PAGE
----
by Lucas Tremblay-Moll
Ham on Rye by Charles Bukowski is a semi-autobiographical novel based on character Henry Chinaski who is growing up in a world that seems to work against him and he is forced to adapt to his environment: walk in the path of the wicked or make his own path. Unfortunately, this is easier said than done. Henry just wants to live in a world of minimalism and simplicity, but can’t seem to avoid complexities. The major complexity being the innately corrupt human beings that surround his life. As Henry goes through his life, all the negativity and corruption sculpt who he eventually becomes. On the other hand, this makes Henry have a profound understanding about how life works and what one must do: self-hardening, compulsive lying and accepting pain without reasoning. Therefore, the reigning themes in the novel are the cruelty and harshness of human life, and how one must adapt to that for survival: “’Joe! Joe! Where are you, Joe!’ Joe wasn’t coming. It didn’t pay to trust another human being. Humans didn’t have it, whatever it took” (144). Henry is a very natural representation of human beings, with a severe want to be different from the world, without completely detaching himself from it. The way he grows up is just him trying to mold himself to the hell hole that he lives in. In saying this, the aspect of Henry that I found most relatable is his natural ability to root around whatever life throws at him as well as seeing the true state of human beings: relentless creatures with nothing but their selves in mind.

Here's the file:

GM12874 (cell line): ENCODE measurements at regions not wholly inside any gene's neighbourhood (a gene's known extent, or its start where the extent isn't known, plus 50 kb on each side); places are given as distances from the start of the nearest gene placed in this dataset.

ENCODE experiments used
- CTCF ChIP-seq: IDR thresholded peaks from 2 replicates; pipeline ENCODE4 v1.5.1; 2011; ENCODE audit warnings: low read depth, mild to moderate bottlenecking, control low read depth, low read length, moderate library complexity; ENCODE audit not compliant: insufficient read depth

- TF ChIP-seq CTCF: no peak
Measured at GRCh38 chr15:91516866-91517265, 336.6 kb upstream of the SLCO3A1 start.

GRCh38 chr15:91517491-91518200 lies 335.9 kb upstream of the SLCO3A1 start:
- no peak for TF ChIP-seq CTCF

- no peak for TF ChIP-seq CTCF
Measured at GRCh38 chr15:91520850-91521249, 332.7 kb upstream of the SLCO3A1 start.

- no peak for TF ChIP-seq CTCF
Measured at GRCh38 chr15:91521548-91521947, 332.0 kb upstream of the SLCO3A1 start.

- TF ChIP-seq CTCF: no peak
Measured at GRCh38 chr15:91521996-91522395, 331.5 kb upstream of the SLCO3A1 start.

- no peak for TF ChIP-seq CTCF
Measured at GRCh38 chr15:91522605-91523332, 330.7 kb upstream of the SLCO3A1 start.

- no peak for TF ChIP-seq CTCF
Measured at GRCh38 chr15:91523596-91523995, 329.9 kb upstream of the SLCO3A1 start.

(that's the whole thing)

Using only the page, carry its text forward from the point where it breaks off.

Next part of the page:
I was 14 and fully soaked in the immaturity of high school when this tragedy happened. It was an unfortunate evening because I had just shattered my knee in Karate class, which lead to immediate surgery. What makes it even more lovely was that the injury was done in the very first Karate class I had ever took in my life. I was sentenced to crutches for 5 months with a massive cast around half my leg. I was the walking representation of embarrassment and I was forced to return to school. I did not understand why this was done to me, but I had to continue living because, I guess, that is just how it is. It was a grim period in my life, the air was heavier and there was a significant lack of color and laughter. There was one thing I did know: there was absolutely no way I was to tell anybody the real story. The only option I had was to lie and tell people what they wanted to hear. I would receive worried attention from all the pretty girls and telling them the real situation would simply kill my reputation. “Lucas! Oh, my God, what happened?” I would sternly answer: “It was nothing, I broke my knee in Karate…” Leaving them to think whatever they will, a mysterious persona. Or sometimes I would get more creative and try to show my tough side: “It was the championship finals and my opponent was scared to bits. He decided to give me a cheap shot to the knee so we didn’t have to fight!” This impressed everyone at the same time it preserved my manliness. Unfortunately, this got old fast and lying to everyone just made me feel bad. When I told the truth, it was more satisfying, regardless if it was slightly embarrassing. In this situation, I was attempting to adapt to my current lifestyle, while keeping my emotions in mind. I did what I could and I paid attention to what really mattered to me at the time. Over time I realized that there was more to life than just lies, but people appreciated the false stories I told them more than the real situation. Similar to Chinaski, I did what I had to do to survive, given what I knew and what I thought was right. Which is why he is such a natural depiction of human beings. Most do not know more than what they have experienced so they will work around what they have. Doing this helps for maturity and development, but sometimes this is not such a positive thing because if someone grows in in an environment of constant ill rooted thought and negative forces, they will root around that regardless.